Stormans Grocery Stores Support Local Producers Through Pandemic Recovery

When you shop at Thriftway, you not only support a local grocery store, but many local food producers. Photo courtesy: Stormans

For over 75 years, the Stormans family of Olympia has gone out of their way to use their independent grocery stores as a way to support local producers. When the COVID-19 pandemic closed businesses across Thurston County in March 2020, buyers for Ralph’s Thriftway and Bayview Thriftway leveraged their unique position as essential businesses to help bolster sales for local producers.

“As an independent grocer, we have the flexibility to buy items from neighbors and sell them in our stores a lot more easily than big box chains,” explains Carly Brettmann, marketing manager at Stormans. “We have the freedom to buy from a family making products in commercial kitchens or farmers in our own backyard.” Numerous local producers contributed to, and were helped by, the efforts of the team at Stormans during the onset of the pandemic.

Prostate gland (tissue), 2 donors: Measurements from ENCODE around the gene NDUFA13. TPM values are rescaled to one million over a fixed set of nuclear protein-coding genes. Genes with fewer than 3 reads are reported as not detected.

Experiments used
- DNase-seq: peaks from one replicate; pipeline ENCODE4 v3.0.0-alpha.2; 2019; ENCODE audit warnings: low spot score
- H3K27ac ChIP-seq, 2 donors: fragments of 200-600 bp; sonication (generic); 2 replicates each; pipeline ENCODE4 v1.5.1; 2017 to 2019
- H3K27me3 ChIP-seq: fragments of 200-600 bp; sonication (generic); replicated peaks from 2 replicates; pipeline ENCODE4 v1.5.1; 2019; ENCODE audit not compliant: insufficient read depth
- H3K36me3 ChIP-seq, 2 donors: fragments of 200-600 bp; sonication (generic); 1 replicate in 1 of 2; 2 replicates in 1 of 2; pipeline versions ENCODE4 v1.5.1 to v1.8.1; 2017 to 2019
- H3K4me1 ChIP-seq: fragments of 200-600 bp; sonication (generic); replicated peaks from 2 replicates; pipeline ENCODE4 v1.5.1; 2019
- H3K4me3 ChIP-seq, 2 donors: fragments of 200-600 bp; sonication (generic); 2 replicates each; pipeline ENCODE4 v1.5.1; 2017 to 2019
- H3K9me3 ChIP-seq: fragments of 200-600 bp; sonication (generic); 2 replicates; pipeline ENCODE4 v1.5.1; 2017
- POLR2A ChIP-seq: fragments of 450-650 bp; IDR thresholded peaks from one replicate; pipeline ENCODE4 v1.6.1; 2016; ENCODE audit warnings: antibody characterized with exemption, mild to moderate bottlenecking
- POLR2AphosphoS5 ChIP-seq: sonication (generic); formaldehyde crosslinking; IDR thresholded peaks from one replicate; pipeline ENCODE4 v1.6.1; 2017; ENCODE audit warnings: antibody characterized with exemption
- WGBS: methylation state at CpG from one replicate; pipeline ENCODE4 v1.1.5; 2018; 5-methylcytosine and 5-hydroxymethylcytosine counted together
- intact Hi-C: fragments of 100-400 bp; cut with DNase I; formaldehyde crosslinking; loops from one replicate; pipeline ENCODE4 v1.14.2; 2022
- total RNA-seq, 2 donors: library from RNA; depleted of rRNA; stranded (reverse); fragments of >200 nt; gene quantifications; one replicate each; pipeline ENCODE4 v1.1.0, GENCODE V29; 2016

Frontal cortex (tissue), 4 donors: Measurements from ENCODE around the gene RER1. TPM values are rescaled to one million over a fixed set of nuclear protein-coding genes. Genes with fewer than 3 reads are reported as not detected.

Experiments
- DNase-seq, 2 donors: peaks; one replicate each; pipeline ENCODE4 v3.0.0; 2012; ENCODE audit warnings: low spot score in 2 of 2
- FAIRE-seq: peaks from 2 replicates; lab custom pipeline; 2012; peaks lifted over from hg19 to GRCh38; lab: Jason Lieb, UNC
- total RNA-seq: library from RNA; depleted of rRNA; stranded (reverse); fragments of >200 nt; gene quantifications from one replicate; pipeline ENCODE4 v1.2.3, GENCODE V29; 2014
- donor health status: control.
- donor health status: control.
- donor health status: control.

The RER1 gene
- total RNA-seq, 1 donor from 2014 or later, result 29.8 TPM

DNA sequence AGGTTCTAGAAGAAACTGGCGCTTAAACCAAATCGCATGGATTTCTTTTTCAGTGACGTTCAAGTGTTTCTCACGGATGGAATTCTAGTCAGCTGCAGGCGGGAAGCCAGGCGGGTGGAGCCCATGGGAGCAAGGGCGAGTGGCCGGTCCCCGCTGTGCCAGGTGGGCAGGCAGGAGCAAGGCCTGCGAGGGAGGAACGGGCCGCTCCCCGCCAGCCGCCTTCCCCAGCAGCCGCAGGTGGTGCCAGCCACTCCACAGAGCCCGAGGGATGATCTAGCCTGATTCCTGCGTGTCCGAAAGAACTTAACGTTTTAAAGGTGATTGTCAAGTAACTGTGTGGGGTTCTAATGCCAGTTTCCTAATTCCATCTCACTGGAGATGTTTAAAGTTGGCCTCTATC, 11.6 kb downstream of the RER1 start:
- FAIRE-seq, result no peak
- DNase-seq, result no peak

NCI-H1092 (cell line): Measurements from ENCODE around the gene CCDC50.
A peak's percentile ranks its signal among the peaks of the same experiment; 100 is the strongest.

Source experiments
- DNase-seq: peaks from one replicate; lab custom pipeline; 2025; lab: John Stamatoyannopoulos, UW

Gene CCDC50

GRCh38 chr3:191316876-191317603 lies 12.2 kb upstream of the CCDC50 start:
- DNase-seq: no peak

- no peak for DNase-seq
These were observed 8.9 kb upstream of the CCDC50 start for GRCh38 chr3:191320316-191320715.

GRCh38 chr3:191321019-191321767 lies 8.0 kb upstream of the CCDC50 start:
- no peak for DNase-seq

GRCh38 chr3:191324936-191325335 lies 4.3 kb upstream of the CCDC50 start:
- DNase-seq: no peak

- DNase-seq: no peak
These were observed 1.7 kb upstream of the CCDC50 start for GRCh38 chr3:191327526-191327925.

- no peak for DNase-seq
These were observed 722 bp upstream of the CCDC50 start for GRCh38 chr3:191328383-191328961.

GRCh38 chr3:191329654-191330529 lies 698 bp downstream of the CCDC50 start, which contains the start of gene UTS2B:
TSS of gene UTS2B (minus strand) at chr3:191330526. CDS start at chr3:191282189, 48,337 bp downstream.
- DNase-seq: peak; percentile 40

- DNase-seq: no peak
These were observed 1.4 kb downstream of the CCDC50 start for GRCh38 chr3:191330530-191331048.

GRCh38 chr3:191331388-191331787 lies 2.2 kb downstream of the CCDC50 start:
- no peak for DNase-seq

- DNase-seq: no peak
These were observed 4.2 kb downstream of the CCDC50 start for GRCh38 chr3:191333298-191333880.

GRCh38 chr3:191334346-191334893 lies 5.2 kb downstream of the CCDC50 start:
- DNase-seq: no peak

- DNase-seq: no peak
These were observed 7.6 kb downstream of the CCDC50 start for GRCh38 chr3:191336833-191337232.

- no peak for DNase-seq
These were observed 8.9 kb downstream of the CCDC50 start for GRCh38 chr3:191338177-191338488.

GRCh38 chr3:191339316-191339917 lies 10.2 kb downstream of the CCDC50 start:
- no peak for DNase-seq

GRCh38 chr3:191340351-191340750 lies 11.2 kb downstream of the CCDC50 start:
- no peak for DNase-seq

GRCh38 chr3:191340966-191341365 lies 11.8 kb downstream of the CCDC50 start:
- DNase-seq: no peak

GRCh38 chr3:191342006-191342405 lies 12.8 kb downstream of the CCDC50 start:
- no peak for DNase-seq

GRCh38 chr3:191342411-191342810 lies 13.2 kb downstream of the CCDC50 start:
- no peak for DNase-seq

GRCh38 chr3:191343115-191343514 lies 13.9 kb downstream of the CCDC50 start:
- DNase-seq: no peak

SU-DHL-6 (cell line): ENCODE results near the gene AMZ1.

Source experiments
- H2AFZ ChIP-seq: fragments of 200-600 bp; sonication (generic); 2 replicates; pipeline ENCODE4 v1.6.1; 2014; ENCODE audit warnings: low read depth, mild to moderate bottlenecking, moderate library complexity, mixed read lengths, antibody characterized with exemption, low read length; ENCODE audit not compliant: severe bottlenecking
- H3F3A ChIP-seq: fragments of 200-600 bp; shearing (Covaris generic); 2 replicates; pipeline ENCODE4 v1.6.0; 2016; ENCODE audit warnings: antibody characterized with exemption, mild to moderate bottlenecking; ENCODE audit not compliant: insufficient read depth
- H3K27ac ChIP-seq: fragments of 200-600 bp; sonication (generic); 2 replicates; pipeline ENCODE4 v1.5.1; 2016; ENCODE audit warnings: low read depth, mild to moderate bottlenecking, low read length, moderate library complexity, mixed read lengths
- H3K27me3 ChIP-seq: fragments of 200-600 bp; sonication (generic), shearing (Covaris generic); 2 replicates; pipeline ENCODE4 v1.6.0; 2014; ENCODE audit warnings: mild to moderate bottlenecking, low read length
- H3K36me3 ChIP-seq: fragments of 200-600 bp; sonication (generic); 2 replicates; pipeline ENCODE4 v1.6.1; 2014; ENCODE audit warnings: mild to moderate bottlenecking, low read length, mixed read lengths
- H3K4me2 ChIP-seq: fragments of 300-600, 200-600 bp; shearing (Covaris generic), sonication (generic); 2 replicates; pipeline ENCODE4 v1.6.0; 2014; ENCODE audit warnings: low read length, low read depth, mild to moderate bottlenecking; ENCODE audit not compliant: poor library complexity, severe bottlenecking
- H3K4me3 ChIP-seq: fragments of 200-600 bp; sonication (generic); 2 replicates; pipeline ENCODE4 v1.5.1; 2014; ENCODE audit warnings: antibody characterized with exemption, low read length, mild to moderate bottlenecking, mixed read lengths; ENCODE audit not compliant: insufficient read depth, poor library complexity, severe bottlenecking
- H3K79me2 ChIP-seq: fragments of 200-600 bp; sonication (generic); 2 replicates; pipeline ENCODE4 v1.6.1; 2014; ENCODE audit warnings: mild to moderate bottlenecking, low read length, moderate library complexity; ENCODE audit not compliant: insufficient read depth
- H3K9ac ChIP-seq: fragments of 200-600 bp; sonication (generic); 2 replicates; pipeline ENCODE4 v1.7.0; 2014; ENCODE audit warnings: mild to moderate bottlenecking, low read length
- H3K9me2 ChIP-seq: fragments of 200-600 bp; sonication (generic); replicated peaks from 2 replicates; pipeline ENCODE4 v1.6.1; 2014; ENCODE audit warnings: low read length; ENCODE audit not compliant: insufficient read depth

Chehalis Mints are one our region’s most iconic confections. Every batch is hand poured and made with essential oil produced in Chehalis. It has been owned and operated by the same family since 1994. Photo courtesy: Stormans

Chehalis Mints

“All of the gift shops we normally sell to were shut down,” explains Jennifer Kassel of Chehalis Mints. Stormans was able to continue placing big wholesale orders with them, and it made the difference between weathering the downturn and folding the business. Kassel and her family have been selling their handmade candies at Stormans locations for nearly 20 years. “The staff there have always been so easy to work with,” Jennifer says. “It’s just a nice group of people. We’re grateful they are here to help producers of our size.”